President Donald Trump, who seems intent on announcing a COVID-19 vaccine before Election Day, could legally authorize a vaccine over the objections of experts, officials at the FDA and even vaccine manufacturers, who have pledged not to release any vaccine unless it’s proved safe and effective.

In podcasts, public forums, social media and medical journals, a growing number of prominent health leaders say they fear that Trump — who has repeatedly signaled his desire for the swift approval of a vaccine and his displeasure with perceived delays at the FDA — will take matters into his own hands, running roughshod over the usual regulatory process.

#ES­MO20: Push­ing in­to front­line, Mer­ck and Bris­tol My­ers duke it out with new slate of GI can­cer da­ta

Having worked in parallel for years to move their respective PD-1 inhibitors up to the first-line treatment of gastrointestinal cancers, Merck and Bristol Myers Squibb finally have the data at ESMO for a showdown.

Comparing KEYNOTE-590 and CheckMate-649, of course, comes with the usual caveats. But a side-by-side look at the overall survival numbers also offer some perspective on a new frontier for the reigning checkpoint rivals, both of whom are claiming to have achieved a first.

Jonathan Rigby, Immune Regulation group CEO

Im­mune Reg­u­la­tion, tak­ing two clin­i­cal pro­grams to 're­set' the im­mune sys­tem, nets $53M+ Se­ries B

A little under two years after a company rebranding, Immune Regulation is taking an even bigger step toward advancing its goals.

Formerly known as Peptinnovate, the British biotech announced a $53.4 million Series B early Monday morning, helping to further advance two clinical programs in rheumatoid arthritis and asthma. Though those are the two initial indications the company is focusing on, CEO Jonathan Rigby told Endpoints News he hopes the candidates can be applied to a broad swath of autoimmune disorders.

#ES­MO20: Bris­tol My­ers marks Op­di­vo's sec­ond ad­ju­vant win — eye­ing a stan­dard of care gap

Moving into earlier and earlier treatment lines, Bristol Myers Squibb is reporting that adjuvant treatment with Opdivo has doubled the time that esophageal or gastroesophageal junction cancer patients stay free of disease.

With the CheckMate-577 data at ESMO, CMO Samit Hirawat said, the company believes it can change the treatment paradigm.

While a quarter to 30% of patients typically achieve a complete response following chemoradiation therapy and surgery, the rest do not, said Ronan Kelly of Baylor University Medical Center. The recurrence rate is also high within the first year, Hirawat added.

Is­raeli biotech rais­es $57M to go where cur­rent BRAF in­hibitors can't, with back­ing from No­var­tis, SR One

For the blockbuster potential of Novartis’ Tafinlar and Pfizer’s Braftovi, all the BRAF inhibitors on the market so far only target V600 mutations — which accounts for roughly 50% of patients.

Israeli biotech Novellus now has $57 million to develop a drug that they say can help the other 50% who have everything else.

The Series C will fund a Phase II trial for PLX-8394, a “paradox breaker” that could block RAF without activating MAPK signaling. In a Phase I trial, a patient with a BRAF fusion saw their tumor go away after taking the drug, allowing Novellus to hit the ground running.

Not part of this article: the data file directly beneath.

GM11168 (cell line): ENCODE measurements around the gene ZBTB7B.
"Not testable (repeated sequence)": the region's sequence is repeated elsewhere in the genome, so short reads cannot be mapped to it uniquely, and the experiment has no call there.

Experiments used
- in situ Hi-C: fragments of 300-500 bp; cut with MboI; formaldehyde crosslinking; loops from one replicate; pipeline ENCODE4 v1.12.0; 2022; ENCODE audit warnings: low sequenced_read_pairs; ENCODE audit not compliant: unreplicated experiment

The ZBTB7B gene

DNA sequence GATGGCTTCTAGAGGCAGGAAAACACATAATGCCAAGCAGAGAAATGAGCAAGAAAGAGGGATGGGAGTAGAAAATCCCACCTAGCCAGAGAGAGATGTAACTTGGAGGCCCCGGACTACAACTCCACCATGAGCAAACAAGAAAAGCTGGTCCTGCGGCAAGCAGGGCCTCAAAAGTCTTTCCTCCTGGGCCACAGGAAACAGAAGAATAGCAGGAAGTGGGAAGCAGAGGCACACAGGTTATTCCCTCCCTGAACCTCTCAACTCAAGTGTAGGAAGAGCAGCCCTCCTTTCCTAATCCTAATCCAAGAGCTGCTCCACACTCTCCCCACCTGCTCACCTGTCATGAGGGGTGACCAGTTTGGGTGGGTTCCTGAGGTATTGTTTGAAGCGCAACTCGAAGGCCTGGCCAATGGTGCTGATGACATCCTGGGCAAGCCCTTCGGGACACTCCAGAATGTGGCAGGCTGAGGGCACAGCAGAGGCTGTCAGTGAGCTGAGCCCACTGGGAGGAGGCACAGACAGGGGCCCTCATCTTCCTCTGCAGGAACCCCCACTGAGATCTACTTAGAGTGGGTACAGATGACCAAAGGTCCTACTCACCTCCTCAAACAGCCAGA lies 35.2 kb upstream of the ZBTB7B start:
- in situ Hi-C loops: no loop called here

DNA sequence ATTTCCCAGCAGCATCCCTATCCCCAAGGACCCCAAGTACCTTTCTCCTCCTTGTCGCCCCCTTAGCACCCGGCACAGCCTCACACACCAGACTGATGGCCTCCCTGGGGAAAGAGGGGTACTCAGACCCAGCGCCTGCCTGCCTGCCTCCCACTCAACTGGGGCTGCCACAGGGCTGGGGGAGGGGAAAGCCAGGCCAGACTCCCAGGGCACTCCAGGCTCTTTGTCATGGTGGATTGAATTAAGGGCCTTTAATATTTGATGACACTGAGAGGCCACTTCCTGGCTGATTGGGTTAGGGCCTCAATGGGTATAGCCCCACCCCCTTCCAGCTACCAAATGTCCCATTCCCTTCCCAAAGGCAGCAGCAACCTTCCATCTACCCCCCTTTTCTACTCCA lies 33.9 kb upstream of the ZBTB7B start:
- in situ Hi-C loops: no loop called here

Clay Siegall (Life Science Washington via YouTube)

#ES­MO20: Seat­tle Ge­net­ics eyes 4th ap­proval with new da­ta in a crowd­ed field

Does Seattle Genetics have another approval on its hands?

The last 12 months, not so great for the world, has been great for Seattle Genetics. The company landed two separate FDA approvals, signed a $4.5 billion deal with Merck and watched antibody-drug conjugates — the technology they spent years developing to broad industry skepticism — emerge suddenly as one of the most popular approaches in oncology. And on Monday at ESMO, the company and their partners at Genmab unveiled the data behind the ADC it hopes will provide its next major FDA approval.

Israel Lowy (Regeneron)

#ES­MO20: 'As good as any PD-1 out there': Re­gen­eron flash­es PD-(L)1 lung can­cer da­ta to ri­val Mer­ck

Regeneron entered the PD-(L)1 game late, so they devised a two-pronged strategy to catch up with Big Pharma rivals: They would push it into cancers where PD-1s had yet been tested, and they would prove that it’s as powerful in the big indications as any other on the market.

They cleared a hurdle on the first goal Friday, showing a 31% response in patients with the rare skin cancer basal cell carcinoma. And with the data they’re rolling out Monday, Regeneron cancer chief Israel Lowy is ready to declare success on the second.

Eli Lilly CSO Dan Skovronsky (file photo)

UP­DAT­ED: #ES­MO20: Eli Lil­ly shows off the da­ta for its Verzenio suc­cess. Was it worth $18 bil­lion?

The press release alone, devoid of any number except for the size of the trial, added nearly $20 billion to Eli Lilly’s market cap back in June. Now investors and oncologists will get to see if the data live up to the hype.

On Sunday at ESMO, Eli Lilly announced the full results for its Phase III MonarchE trial of Verzenio, showing that across over 5,000 women who had had HR+, HER2- breast cancer, the drug reduced the odds of recurrence by 25%. That meant 7.8% of the patients on the drug arm saw their cancers return within 2 years, compared with 11.3% on the placebo arm.

Endpoints News

Keep reading Endpoints with a free subscription

Unlock this story instantly and join 90,400+ biopharma pros reading Endpoints daily — and it's free.